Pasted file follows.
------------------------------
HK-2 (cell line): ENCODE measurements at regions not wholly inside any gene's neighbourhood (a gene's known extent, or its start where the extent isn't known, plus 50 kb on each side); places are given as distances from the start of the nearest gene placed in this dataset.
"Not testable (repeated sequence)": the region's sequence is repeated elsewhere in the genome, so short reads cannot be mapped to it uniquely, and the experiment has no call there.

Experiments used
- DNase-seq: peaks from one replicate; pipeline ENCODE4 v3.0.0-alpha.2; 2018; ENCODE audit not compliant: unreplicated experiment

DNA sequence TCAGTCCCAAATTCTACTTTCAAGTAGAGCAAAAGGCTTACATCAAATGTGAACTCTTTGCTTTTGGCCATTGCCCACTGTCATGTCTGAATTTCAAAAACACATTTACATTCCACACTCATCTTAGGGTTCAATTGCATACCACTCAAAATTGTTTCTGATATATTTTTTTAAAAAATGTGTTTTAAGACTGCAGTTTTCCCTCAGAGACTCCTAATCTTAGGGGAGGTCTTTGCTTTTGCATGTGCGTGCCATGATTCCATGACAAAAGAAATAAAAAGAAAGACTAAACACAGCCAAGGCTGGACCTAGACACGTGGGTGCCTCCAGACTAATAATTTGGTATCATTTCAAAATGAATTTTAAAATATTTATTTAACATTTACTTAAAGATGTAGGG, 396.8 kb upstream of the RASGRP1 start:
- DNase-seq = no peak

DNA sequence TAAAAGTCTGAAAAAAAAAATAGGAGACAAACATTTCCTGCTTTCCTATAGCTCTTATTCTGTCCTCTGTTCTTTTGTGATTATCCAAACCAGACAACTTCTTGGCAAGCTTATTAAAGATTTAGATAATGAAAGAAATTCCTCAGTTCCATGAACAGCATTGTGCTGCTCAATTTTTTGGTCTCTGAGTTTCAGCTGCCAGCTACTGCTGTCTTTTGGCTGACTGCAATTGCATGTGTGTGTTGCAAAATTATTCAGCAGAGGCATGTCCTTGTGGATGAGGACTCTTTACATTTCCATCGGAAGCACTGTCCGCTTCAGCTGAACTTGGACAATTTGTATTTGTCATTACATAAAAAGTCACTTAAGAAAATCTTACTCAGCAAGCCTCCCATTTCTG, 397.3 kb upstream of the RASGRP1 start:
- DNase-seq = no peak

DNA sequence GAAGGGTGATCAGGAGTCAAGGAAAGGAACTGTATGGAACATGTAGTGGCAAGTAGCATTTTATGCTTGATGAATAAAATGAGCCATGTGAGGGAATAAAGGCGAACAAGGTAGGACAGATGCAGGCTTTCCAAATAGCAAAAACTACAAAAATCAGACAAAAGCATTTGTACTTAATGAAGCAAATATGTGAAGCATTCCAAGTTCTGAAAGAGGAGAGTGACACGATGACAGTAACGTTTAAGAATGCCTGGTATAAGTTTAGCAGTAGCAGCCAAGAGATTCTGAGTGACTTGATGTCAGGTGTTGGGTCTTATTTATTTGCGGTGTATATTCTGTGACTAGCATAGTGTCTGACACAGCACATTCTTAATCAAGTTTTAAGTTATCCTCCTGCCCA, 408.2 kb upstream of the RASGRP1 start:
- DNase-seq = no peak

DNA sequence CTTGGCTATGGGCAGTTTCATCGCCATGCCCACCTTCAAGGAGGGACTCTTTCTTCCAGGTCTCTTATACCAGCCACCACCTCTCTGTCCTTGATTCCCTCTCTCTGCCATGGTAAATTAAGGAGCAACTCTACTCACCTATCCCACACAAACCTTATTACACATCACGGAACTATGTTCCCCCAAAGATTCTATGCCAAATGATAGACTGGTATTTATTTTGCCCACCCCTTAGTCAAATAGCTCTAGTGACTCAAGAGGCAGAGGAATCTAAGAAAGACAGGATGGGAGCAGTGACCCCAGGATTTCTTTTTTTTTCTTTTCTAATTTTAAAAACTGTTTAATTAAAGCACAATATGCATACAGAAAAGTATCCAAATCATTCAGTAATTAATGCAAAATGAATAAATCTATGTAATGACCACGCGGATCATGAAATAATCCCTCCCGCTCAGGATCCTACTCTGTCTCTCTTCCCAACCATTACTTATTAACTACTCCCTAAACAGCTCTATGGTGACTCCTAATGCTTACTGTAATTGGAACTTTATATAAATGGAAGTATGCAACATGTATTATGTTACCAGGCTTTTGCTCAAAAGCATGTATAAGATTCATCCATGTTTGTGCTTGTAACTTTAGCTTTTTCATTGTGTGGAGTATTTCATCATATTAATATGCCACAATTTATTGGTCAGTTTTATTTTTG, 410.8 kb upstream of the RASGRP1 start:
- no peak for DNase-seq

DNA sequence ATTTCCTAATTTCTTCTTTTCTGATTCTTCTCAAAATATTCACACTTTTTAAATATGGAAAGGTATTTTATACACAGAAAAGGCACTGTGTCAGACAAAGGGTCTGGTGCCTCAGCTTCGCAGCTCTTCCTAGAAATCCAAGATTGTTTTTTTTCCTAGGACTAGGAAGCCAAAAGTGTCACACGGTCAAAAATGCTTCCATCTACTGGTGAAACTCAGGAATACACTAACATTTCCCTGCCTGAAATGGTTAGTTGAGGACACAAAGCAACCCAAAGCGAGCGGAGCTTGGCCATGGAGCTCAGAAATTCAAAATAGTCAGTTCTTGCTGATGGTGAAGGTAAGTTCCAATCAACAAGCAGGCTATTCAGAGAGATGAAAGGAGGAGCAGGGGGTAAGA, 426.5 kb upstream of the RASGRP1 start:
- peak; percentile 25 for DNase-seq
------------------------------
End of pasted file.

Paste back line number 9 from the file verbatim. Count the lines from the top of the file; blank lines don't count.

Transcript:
DNA sequence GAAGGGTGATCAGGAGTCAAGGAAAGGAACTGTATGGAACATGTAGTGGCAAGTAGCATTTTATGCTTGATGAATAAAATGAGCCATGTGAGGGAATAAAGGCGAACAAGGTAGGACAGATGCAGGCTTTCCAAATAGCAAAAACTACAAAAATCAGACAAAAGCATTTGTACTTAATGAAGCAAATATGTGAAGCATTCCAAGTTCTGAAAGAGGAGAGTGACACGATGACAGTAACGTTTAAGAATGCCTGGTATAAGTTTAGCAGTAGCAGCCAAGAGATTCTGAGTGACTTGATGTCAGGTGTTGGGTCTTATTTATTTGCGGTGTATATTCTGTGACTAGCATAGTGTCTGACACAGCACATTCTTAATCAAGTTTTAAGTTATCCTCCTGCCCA, 408.2 kb upstream of the RASGRP1 start: